“Rip It Up and Start Again” by Simon Reynolds; https://www.penguinrandomhouse.com/books/291130/rip-it-up-and-start-again-by-simon-reynolds/

    “A Sand County Almanac” by Aldo Leopold; https://www.aldoleopold.org/store/a-sand-county-almanac/

    “Severance” television series; https://www.imdb.com/title/tt11280740/

    • 23 min
    70 Years of RFF: A Day in the Life at Resources for the Future, with RFF staff

    70 Years of RFF: A Day in the Life at Resources for the Future, with RFF staff

    This week’s episode is the second in a three-part series that celebrates the 70th anniversary of Resources for the Future (RFF). First and foremost, RFF is a research organization—which means that it’s typically the researchers who are the focus of the work and attention at RFF. But on one fateful day, “Resources Radio” podcast hosts Kristin Hayes and Daniel Raimi did something pretty different from their usual podcast routine: they gave listeners a flavor of what RFF looks like today, across the spectrum of the organization. A lot happens behind the scenes at RFF, and many fantastic contributors help get the work done. This quite spontaneous episode involved wandering from office to office, tapping people on the shoulder to hear their thoughts, with precious little advance notice. This episode showcases diverse voices that speak to the various ways people at RFF contribute to the organization’s mission.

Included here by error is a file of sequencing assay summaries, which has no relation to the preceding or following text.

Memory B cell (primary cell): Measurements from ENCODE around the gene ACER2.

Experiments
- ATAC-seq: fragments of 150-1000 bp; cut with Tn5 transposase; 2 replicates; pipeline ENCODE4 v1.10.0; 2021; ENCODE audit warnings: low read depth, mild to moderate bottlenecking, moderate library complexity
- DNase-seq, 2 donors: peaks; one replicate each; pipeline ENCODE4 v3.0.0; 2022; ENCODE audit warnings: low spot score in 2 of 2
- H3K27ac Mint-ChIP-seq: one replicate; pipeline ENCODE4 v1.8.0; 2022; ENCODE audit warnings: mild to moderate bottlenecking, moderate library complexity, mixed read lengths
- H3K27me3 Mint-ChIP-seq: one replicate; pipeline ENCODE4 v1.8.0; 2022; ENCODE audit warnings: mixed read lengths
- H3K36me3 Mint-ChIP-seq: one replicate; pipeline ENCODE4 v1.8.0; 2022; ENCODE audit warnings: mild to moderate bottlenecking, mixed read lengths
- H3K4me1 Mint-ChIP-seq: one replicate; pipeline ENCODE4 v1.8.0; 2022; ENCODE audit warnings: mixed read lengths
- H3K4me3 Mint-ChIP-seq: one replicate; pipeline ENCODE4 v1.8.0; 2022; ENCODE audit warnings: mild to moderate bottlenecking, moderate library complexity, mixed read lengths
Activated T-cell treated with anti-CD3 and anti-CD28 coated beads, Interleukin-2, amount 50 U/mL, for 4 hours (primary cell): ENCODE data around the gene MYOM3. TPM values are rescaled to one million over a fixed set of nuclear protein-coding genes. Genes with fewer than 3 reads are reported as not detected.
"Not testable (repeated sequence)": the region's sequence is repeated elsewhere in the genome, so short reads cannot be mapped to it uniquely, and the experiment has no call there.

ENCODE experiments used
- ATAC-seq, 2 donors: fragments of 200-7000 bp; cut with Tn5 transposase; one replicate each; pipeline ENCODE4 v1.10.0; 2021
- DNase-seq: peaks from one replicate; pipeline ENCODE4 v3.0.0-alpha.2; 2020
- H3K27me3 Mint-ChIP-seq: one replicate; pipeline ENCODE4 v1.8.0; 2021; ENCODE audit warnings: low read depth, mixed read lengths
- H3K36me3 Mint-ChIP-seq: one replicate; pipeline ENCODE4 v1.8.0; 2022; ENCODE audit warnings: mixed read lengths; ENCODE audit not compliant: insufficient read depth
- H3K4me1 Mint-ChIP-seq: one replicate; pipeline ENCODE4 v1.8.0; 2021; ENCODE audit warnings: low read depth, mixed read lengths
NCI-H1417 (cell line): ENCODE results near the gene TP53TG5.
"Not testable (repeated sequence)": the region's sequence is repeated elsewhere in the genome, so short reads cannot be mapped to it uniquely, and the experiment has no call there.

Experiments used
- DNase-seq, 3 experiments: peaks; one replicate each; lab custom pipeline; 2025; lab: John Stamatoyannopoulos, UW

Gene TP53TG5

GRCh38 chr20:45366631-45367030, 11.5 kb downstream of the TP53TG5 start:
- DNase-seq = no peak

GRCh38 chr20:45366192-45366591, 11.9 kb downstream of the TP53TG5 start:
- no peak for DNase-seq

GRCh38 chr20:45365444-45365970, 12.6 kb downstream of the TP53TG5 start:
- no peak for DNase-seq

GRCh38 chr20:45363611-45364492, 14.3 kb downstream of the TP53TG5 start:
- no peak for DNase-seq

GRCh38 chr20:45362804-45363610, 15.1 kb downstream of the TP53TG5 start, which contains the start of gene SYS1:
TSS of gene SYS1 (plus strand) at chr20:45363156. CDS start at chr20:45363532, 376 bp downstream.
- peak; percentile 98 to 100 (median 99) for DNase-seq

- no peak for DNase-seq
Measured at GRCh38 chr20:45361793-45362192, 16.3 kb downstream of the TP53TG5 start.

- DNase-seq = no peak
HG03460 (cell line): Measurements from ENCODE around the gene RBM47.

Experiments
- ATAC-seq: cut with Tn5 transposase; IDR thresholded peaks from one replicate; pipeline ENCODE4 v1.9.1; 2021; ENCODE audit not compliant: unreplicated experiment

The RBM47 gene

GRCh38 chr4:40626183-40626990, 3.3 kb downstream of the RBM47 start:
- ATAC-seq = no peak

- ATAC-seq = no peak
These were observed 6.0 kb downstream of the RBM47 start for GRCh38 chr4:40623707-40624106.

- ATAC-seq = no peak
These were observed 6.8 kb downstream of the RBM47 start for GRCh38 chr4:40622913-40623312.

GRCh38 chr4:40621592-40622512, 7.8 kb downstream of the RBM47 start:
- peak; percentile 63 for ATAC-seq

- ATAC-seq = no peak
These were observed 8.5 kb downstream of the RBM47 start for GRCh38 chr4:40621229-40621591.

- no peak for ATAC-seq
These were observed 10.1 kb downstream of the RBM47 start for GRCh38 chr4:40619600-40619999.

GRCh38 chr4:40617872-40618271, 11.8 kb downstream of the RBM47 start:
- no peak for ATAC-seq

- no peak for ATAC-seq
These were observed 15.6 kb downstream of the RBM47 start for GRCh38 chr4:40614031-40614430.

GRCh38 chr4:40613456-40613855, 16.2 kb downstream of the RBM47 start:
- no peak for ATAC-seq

• 30 min

Customer Reviews

5.0 out of 5
1 Rating

1 Rating

Top Podcasts In Government

BBC Radio 4
BBC Radio 4
Crooked Media
BBC Radio 4
BBC World Service
BBC Radio 4

You Might Also Like

Columbia University
Wood Mackenzie
Wood Mackenzie
David Roberts
Post Script Media + Canary Media
Post Script Media + Canary Media